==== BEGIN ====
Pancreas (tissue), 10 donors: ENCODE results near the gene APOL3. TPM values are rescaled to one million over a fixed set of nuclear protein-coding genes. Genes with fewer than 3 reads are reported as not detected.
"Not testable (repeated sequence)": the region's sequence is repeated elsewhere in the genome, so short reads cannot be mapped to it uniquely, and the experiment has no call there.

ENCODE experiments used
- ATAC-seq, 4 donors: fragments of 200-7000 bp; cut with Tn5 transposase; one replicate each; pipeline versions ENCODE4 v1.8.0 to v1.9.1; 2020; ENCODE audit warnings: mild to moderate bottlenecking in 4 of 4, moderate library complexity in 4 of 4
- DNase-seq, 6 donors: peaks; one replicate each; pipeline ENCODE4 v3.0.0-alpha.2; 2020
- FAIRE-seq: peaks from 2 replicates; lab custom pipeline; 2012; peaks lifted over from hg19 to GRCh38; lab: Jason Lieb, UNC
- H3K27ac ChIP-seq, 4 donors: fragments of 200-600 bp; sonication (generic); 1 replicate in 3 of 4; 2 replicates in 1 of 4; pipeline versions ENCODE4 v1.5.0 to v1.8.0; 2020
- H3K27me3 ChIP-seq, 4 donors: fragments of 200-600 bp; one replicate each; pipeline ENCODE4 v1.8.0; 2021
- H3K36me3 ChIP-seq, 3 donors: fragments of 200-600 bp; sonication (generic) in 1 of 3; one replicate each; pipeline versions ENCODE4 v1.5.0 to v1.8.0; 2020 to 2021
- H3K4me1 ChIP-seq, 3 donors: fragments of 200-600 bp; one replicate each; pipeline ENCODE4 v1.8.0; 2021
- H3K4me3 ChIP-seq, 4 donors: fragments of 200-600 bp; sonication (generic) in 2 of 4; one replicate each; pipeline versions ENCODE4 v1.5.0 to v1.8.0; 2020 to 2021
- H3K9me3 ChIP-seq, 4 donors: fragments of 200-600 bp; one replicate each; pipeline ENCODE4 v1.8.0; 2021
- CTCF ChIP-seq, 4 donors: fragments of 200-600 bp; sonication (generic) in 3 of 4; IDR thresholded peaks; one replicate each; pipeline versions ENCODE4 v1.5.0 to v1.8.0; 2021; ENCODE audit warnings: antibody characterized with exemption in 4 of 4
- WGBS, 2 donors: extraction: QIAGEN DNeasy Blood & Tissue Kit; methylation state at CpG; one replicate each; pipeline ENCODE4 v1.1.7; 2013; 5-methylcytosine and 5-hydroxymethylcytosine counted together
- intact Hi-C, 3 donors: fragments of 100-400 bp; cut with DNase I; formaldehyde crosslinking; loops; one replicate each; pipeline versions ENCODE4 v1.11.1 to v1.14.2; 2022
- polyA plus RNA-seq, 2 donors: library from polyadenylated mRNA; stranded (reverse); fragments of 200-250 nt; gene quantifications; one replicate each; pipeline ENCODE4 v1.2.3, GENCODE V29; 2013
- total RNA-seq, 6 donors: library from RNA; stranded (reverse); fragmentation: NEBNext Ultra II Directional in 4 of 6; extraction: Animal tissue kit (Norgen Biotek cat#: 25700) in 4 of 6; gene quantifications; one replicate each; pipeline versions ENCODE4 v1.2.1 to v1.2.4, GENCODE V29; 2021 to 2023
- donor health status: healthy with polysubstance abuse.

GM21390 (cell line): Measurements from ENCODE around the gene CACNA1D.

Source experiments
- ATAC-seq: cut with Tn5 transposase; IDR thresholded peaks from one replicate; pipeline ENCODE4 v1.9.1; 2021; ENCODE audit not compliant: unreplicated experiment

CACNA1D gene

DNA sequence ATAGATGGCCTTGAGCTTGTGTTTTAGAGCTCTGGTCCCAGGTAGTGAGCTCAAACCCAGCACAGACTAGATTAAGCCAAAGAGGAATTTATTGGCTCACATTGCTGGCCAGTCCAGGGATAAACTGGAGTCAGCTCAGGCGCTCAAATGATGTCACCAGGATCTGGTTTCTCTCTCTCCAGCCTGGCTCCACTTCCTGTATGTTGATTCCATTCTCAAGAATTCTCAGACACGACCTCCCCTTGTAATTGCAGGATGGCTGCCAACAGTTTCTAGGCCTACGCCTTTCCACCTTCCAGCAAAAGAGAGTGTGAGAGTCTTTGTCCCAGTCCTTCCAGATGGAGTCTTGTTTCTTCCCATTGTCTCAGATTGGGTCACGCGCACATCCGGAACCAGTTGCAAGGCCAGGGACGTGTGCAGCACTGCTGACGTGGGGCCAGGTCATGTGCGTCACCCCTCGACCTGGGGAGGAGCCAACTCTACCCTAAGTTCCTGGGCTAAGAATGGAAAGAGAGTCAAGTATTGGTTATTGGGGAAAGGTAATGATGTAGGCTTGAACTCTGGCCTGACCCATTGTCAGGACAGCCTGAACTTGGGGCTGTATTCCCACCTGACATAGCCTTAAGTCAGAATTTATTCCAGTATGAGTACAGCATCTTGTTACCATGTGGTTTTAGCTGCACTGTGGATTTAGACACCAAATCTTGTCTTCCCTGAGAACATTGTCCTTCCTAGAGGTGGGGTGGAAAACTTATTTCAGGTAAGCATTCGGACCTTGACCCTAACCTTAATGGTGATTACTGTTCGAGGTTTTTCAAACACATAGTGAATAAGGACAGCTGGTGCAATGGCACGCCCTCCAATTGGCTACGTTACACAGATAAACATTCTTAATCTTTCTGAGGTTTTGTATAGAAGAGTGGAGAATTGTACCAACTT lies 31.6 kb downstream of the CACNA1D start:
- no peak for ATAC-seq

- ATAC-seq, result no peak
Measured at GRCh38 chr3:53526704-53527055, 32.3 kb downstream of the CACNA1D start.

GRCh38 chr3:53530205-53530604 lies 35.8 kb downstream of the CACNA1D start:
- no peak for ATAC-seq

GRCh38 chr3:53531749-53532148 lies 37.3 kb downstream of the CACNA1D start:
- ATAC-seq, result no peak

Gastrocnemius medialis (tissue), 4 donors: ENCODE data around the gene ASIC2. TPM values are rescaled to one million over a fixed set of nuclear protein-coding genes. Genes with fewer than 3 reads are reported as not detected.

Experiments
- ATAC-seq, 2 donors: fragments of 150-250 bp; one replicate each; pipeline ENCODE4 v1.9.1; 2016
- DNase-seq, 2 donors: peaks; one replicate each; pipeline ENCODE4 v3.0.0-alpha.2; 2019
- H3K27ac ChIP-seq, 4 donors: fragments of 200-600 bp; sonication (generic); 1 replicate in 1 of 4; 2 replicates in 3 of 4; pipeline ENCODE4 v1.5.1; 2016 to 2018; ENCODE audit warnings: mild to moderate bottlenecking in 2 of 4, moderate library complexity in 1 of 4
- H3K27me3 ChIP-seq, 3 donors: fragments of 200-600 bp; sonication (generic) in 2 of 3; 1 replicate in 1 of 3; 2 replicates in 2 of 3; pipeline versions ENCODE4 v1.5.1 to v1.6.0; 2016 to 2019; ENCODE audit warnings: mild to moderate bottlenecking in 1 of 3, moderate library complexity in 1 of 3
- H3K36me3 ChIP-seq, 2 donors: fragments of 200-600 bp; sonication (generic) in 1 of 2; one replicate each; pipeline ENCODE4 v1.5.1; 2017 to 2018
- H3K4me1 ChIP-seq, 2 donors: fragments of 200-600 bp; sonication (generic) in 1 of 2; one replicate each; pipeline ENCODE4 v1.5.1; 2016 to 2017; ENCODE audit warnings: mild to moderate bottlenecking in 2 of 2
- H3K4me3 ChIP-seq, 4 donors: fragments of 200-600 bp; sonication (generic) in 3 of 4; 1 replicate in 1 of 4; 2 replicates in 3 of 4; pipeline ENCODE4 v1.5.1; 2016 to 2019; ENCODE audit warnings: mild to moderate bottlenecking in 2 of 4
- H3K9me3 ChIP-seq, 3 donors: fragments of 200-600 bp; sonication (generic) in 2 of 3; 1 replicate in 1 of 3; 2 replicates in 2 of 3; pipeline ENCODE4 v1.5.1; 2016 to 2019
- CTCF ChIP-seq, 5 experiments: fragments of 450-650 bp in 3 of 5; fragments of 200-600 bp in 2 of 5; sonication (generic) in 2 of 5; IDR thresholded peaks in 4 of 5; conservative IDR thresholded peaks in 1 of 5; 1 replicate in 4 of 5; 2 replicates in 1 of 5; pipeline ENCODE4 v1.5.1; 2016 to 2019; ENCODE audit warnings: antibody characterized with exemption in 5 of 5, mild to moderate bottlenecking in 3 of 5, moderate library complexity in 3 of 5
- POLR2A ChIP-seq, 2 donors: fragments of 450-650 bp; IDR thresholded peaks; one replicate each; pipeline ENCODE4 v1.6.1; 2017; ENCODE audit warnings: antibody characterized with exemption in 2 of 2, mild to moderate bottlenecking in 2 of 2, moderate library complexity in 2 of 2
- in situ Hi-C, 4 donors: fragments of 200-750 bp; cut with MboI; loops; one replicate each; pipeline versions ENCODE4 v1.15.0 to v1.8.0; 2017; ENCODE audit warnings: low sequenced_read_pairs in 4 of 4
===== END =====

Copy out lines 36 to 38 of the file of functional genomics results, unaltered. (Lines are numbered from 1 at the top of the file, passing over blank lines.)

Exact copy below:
- H3K27me3 ChIP-seq, 3 donors: fragments of 200-600 bp; sonication (generic) in 2 of 3; 1 replicate in 1 of 3; 2 replicates in 2 of 3; pipeline versions ENCODE4 v1.5.1 to v1.6.0; 2016 to 2019; ENCODE audit warnings: mild to moderate bottlenecking in 1 of 3, moderate library complexity in 1 of 3
- H3K36me3 ChIP-seq, 2 donors: fragments of 200-600 bp; sonication (generic) in 1 of 2; one replicate each; pipeline ENCODE4 v1.5.1; 2017 to 2018
- H3K4me1 ChIP-seq, 2 donors: fragments of 200-600 bp; sonication (generic) in 1 of 2; one replicate each; pipeline ENCODE4 v1.5.1; 2016 to 2017; ENCODE audit warnings: mild to moderate bottlenecking in 2 of 2